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His latest comments come just months after the Microsoft founder announced details of a major project to tackle the Zika virus.The deadly flu virus attacked more than one-third of the world's population, and within months had killed more than 65 million people - three times as many as the World War I - and did it more quickly than any other illness in recorded history.He said: 'At the top of the list of things I worry about, the risk of a very serious pandemic is quite substantial.'If you say what could kill 10 million people – yes a war could, but a pandemic is probably even more likely to come and surprise us in that way.' The documentary, which will be broadcast on the Discovery Channel, looked into the recent Zika virus epidemic that struck more than 70 countries.Researchers on the programme also warned of the danger of dengue virus, known to be spreading rapidly throughout the world.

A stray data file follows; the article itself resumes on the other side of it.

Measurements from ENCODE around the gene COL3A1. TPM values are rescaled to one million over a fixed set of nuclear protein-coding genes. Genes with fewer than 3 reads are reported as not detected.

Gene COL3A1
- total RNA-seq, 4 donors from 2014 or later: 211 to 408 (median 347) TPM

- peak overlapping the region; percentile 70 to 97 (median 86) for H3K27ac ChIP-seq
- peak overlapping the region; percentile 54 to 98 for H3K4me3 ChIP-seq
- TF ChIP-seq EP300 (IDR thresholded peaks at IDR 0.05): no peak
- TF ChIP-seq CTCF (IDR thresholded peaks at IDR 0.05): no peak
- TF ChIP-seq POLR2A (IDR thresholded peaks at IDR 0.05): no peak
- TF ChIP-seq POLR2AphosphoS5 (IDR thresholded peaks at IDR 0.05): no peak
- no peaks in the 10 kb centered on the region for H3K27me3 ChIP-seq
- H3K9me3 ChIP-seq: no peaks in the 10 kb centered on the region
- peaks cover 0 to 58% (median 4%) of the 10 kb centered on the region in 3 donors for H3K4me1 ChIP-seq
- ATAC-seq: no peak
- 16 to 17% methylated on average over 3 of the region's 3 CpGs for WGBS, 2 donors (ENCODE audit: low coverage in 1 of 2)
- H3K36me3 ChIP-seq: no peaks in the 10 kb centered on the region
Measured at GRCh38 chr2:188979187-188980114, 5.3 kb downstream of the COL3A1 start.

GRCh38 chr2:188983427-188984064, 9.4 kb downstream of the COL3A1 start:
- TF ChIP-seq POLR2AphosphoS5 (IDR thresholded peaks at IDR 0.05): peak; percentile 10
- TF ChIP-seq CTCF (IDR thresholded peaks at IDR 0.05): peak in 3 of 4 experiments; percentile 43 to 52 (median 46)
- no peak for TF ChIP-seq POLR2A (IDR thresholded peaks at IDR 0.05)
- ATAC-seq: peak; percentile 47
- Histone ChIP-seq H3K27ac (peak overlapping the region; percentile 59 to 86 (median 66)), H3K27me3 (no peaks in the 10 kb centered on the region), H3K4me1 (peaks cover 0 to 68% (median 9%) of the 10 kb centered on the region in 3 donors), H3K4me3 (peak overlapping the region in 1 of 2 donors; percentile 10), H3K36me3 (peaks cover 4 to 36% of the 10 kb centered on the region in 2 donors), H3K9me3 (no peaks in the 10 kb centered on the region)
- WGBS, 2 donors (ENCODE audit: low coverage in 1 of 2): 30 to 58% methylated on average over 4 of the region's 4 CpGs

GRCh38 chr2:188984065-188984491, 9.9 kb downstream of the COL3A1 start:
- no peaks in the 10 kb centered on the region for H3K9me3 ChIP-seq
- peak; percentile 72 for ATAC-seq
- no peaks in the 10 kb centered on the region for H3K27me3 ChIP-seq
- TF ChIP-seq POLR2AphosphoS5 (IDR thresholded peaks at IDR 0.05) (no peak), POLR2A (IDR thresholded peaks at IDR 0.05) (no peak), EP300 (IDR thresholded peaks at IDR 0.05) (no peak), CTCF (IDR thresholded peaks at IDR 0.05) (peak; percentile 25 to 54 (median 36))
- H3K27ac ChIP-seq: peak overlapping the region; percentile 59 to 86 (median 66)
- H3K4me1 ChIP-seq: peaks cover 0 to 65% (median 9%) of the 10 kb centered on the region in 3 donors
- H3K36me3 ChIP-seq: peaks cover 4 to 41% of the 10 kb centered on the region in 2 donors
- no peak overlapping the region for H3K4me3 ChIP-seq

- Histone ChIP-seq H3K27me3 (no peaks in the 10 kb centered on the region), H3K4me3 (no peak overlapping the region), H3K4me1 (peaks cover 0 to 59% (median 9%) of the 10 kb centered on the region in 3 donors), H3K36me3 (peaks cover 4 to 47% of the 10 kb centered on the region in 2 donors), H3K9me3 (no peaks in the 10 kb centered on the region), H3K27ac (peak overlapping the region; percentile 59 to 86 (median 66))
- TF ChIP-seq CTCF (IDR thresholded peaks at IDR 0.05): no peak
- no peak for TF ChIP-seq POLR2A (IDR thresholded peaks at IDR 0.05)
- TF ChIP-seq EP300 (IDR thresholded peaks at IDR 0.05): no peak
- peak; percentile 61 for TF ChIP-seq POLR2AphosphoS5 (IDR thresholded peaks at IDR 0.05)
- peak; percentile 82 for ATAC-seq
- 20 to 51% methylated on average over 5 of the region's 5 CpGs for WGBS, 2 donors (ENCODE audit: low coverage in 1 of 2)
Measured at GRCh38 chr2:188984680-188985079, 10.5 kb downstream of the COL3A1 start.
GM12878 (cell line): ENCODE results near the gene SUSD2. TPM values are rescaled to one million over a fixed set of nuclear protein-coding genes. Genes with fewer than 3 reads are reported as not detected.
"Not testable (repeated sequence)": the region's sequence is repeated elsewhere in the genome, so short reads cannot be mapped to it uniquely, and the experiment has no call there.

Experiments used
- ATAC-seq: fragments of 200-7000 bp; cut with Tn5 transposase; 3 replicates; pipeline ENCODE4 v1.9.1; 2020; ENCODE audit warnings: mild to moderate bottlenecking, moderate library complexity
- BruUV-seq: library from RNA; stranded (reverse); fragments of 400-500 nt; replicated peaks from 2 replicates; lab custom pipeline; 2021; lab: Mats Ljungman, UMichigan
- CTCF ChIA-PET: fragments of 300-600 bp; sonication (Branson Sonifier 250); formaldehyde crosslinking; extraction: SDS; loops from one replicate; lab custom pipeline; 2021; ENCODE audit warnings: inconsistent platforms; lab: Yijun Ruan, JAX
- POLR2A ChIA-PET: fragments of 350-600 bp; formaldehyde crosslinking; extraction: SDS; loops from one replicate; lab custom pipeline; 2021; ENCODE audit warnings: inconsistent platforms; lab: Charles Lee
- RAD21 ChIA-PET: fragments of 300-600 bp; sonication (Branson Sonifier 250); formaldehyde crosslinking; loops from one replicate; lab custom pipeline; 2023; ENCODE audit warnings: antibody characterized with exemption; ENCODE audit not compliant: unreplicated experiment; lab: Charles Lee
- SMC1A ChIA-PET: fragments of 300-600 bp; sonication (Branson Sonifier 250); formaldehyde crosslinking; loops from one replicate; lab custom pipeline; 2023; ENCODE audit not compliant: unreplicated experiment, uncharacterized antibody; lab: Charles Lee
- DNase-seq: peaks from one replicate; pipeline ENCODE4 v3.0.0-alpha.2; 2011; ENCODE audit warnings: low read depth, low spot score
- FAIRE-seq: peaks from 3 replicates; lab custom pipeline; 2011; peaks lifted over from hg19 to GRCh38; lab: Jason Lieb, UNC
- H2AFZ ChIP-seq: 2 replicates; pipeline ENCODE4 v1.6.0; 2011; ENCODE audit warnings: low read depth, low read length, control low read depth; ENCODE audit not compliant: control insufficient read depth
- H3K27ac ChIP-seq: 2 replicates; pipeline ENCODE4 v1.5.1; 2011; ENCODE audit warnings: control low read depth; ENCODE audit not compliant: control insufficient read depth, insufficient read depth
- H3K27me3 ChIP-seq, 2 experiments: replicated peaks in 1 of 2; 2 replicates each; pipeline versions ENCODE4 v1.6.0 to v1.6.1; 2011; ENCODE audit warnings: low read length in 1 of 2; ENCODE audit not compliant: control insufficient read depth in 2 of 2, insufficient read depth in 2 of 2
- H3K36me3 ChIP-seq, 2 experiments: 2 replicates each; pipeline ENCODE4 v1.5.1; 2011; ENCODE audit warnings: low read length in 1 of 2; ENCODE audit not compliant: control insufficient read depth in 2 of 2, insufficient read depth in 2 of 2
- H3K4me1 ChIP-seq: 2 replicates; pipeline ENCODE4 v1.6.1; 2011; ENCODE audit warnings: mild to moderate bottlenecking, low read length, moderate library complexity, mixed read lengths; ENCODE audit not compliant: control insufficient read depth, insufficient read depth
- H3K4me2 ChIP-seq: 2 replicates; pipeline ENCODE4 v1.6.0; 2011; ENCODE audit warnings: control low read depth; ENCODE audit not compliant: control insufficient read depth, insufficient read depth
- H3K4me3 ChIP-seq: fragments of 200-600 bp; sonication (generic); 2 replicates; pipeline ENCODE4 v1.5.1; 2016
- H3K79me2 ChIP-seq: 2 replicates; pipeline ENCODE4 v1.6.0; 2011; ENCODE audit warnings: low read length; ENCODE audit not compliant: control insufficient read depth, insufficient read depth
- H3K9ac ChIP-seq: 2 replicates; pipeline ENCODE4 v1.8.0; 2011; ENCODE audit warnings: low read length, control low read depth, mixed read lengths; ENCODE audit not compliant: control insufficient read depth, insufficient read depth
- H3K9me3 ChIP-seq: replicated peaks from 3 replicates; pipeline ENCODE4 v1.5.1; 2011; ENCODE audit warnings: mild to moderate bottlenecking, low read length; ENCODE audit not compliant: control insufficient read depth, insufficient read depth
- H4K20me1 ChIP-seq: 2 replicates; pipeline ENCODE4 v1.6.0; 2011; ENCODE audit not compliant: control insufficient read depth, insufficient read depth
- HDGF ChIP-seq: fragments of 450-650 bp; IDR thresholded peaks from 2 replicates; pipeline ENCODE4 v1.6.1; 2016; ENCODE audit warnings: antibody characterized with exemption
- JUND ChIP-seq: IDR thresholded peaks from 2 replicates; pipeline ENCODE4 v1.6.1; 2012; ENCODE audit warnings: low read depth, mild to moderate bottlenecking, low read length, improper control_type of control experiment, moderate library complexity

Speaking on the documentary, titled Mosquito, Mr Gates said millions are adamant such outbreaks only occur in third-world countries.While growing populations in these dense areas and the increasing ease of global travel mean the danger of a pandemic looms large if a virus was to break out - of which the likelihood is growing.Bill Gates' latest comments come just months after the Microsoft founder announced details of a major project to tackle the Zika virus.Emerging diseases pose the biggest problem, since they involve unknown pathogens with no existing vaccinations.
The most dangerous are highly contagious but have delayed symptom onset, meaning that infected people unwittingly spread the disease to many others before realizing they are sick.In 2003, Sars – a serious form of pneumonia – spread to six of the world's seven continents within months, infecting an estimated 8,000 people and killing 750.